Files and directories in the UNIX File System have a set of "permissions" that determines who is allowed access to them. The permissions are "read" (the ability to read or copy the file or directory), "write" (the ability to edit, delete, or otherwise change the file or directory), and "execute" (the ability to execute a program file or to change into and browse a directory). The level of each of those permissions is assigned to each of 3 different types of people: the owner of the file (e.g. you own the files in your home directory), members of the owner's group (a group can be comprised of any set of users), and the world (everyone else with an account on the computer, not really the whole world).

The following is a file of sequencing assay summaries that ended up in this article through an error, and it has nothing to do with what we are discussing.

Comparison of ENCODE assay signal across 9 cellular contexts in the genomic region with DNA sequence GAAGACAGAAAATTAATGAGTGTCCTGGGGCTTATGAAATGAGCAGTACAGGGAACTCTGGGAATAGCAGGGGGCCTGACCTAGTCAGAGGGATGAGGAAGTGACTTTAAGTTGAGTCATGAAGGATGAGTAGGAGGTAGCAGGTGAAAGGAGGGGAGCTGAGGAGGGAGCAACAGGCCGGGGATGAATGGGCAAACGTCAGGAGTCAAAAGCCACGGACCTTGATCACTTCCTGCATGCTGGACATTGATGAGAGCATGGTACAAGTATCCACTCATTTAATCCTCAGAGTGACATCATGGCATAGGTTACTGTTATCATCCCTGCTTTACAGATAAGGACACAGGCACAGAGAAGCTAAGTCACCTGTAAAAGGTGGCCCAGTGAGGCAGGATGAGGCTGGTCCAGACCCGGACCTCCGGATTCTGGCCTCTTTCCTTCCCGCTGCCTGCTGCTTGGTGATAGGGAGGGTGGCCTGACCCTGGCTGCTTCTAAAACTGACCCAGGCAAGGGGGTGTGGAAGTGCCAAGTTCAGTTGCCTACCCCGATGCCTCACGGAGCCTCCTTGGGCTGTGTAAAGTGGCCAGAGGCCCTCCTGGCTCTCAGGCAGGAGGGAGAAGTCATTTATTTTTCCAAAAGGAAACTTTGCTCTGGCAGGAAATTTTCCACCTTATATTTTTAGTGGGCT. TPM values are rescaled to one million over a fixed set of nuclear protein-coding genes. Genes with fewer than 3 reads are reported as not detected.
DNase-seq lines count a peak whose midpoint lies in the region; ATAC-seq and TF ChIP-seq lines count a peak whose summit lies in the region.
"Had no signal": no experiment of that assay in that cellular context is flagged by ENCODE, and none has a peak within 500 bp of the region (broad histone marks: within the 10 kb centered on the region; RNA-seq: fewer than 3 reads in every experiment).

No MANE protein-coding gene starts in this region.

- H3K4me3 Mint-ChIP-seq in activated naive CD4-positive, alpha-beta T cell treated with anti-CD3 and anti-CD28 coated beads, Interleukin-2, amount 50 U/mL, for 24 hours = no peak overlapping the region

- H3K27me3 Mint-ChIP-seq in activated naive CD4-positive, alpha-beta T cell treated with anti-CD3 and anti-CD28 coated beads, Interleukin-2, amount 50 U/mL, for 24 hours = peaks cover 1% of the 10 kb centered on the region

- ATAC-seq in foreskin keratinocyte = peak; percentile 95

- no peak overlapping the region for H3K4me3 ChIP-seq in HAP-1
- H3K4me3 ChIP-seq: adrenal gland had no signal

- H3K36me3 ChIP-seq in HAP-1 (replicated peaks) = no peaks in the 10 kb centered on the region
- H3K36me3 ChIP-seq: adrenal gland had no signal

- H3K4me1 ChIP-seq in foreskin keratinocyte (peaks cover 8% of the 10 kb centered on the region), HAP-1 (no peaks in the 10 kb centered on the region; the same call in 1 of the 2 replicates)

I find it interesting to see how Linux has made itself visible in – well, many fields. This page shows some occurrences of Linux/Unix in some (more or less) main-stream daily cartoons.
links for 2008-10-055 10 2008